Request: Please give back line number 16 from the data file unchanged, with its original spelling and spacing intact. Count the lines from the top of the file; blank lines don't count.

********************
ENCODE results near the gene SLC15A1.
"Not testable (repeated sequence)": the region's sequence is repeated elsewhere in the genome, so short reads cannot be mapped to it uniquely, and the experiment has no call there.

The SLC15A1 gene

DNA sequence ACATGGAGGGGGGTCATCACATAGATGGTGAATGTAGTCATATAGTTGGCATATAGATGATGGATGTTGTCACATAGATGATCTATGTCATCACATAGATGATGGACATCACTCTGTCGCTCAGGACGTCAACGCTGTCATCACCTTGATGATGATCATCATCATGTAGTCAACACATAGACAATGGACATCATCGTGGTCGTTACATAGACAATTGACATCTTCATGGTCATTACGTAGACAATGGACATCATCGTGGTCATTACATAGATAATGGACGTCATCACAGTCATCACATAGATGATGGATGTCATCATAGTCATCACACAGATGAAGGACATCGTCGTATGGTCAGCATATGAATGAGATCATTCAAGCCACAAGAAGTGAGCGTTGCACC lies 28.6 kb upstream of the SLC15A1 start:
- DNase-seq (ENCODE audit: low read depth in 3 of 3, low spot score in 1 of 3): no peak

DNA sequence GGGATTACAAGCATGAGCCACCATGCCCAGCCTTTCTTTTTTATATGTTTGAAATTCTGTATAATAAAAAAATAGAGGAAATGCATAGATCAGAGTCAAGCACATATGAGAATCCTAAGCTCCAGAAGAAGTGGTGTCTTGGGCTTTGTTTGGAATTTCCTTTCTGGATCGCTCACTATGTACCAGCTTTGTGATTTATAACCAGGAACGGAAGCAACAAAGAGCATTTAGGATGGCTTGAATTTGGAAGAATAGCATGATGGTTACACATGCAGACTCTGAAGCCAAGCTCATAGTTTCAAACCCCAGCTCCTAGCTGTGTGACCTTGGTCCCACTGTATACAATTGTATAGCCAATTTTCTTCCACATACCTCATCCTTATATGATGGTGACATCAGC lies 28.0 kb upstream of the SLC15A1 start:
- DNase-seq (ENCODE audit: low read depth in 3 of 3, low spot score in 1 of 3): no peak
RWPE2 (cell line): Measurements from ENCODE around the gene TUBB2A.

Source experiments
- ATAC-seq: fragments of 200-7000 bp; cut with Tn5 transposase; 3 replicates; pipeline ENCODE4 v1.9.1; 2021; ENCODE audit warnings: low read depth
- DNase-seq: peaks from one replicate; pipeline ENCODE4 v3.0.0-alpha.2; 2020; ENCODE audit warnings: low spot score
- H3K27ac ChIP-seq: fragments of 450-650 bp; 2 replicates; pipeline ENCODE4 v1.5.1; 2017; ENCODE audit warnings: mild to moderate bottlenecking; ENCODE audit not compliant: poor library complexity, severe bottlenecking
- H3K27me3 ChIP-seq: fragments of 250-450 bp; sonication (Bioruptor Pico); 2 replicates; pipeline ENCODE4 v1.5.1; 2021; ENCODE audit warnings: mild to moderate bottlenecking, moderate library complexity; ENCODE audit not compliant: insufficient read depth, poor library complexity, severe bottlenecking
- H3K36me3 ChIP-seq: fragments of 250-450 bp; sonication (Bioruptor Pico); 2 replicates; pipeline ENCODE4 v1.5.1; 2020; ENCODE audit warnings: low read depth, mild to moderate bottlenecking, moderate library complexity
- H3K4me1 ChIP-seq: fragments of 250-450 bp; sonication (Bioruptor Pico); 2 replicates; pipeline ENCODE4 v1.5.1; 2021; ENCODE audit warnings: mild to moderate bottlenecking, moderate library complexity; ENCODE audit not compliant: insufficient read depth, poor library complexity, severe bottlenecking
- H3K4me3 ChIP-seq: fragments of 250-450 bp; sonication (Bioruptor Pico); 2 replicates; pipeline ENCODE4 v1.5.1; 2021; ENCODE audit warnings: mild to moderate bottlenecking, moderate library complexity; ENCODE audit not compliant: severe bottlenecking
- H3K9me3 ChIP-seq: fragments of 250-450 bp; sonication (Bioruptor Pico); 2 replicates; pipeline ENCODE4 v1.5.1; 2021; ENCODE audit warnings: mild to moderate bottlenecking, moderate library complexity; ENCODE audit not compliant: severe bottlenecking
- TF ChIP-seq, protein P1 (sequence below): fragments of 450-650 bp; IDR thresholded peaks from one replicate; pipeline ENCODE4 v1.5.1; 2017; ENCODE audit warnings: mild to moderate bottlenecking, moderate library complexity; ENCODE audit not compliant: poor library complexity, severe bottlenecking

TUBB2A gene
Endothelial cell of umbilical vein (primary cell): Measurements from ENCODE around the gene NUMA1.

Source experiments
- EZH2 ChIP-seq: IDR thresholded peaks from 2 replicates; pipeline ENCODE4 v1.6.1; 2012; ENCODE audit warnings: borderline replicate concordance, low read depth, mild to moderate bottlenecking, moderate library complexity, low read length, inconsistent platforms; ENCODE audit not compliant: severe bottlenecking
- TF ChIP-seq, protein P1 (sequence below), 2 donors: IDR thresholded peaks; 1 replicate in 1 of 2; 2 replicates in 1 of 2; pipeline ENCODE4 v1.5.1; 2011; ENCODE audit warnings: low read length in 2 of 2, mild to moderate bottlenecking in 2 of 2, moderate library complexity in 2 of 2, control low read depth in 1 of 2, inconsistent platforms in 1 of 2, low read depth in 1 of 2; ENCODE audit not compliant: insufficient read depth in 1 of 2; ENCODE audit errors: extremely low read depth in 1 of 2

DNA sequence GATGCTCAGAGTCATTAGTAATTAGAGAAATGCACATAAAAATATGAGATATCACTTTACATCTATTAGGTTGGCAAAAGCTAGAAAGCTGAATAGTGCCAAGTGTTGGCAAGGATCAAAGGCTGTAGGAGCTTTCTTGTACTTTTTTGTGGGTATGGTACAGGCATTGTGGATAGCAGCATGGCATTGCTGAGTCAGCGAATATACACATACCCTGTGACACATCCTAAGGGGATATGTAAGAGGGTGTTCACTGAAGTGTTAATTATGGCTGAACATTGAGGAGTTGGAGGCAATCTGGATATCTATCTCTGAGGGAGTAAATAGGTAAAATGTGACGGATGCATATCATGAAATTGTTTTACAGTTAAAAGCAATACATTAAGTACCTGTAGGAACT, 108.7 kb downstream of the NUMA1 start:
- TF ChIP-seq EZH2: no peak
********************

- H3K4me3 ChIP-seq: fragments of 250-450 bp; sonication (Bioruptor Pico); 2 replicates; pipeline ENCODE4 v1.5.1; 2021; ENCODE audit warnings: mild to moderate bottlenecking, moderate library complexity; ENCODE audit not compliant: severe bottlenecking